INFOGRAPHIC: UK marketers becoming ‘less effective at content marketing’
Only 42 per cent of marketers surveyed said they are ‘effective’ or ‘very effective’ at content marketing, down from 48 per cent a year ago.
These worrying findings may be because marketers are failing to implement formal campaign strategies. Just 36 per cent of marketers have a strategy written down, compared to 42 per cent last year, and one in ten don’t have any form of strategy at all.
Those with a documented strategy are 36 per cent more effective in all areas of content marketing. Seven in ten marketers with a documented strategy said they were effective at content marketing.
The report also found UK marketers target on average four different audiences and use an average of eight different channels to reach these audiences.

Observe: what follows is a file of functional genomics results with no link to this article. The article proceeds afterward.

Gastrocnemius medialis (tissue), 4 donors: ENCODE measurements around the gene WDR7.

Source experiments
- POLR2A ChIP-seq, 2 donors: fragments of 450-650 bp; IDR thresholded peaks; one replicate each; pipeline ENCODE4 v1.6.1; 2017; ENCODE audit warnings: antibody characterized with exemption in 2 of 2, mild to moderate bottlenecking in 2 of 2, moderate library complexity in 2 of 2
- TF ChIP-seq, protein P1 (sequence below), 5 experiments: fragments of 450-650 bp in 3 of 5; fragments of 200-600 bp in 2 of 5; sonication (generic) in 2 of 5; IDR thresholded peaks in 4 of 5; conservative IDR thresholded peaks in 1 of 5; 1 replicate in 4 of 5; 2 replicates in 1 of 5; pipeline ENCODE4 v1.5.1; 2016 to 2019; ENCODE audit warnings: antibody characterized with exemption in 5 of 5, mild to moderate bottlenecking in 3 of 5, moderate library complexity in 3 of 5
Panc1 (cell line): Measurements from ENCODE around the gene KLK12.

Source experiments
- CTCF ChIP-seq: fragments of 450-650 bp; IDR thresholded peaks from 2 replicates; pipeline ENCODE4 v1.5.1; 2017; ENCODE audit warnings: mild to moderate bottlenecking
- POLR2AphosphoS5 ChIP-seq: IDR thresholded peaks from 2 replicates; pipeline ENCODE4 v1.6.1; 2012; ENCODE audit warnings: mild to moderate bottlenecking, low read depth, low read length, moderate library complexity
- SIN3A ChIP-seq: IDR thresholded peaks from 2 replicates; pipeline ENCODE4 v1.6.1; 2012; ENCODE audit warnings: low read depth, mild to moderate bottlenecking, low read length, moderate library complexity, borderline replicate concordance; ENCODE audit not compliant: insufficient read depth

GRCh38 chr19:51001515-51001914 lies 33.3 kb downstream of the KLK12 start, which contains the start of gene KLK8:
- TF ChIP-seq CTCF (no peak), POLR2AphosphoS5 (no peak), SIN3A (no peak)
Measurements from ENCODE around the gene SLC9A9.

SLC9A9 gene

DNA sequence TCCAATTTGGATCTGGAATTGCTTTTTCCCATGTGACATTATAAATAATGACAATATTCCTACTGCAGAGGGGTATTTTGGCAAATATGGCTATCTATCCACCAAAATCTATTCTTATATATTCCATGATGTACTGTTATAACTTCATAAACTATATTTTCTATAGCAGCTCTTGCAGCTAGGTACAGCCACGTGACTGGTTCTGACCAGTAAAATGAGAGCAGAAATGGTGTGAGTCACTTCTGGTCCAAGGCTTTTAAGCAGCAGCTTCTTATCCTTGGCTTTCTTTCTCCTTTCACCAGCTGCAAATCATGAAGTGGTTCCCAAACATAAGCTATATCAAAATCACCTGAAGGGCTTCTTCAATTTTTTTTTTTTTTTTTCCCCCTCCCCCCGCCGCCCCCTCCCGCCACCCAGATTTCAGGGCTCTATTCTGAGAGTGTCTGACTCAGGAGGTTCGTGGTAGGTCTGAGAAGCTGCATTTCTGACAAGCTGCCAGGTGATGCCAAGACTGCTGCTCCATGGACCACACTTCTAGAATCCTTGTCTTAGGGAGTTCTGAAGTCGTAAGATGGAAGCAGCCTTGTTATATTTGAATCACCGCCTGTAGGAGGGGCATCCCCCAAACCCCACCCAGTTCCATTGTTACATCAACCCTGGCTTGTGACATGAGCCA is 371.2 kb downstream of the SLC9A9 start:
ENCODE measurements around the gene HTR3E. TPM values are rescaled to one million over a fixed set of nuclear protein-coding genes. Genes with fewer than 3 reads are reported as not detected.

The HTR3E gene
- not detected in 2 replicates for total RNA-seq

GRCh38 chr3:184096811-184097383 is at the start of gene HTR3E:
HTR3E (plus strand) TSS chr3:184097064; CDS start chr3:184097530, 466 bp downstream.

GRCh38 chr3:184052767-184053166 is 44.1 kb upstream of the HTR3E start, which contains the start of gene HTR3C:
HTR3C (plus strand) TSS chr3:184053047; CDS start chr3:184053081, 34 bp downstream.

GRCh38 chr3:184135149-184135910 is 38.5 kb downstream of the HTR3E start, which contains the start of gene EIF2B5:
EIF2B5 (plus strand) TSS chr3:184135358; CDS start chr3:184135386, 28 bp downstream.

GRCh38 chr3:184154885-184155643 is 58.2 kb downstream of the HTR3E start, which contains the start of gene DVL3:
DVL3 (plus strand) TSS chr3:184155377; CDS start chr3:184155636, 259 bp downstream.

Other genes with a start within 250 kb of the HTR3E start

Online channels remain the most popular with 89 per cent of marketers using social media to connect with prospects, followed by enewsletters (88 per cent), blogs (85 per cent) and website articles (82 per cent).
Meanwhile, less popular channels included mobile apps (utilised by 32 per cent of those surveyed), virtual conference (23 per cent) and podcasts (22 per cent).
In terms of measuring results, one in ten marketers don’t track ROI in any way and only seven per cent think their methods of measurement are very successful.
The most popular metrics for measuring content marketing success are website traffic (used by 61 per cent of marketers), higher conversion rates (47 per cent), sales (44 per cent), sales lead quality (41 per cent) and SEO ranking (40 per cent).
Karen Webber, marketing director at Axonn Media, commented on the findings: “In order to be effective at content marketing, marketers need to get the three pillars of content marketing right: creation, technology and strategy.
“A documented strategy allows them to be effective and accurately measure their success, especially when they are targeting several audiences using numerous tactics at any one time. Also, without a documented strategy and recorded results, it’s much more difficult for marketers to get budget and buy-in.”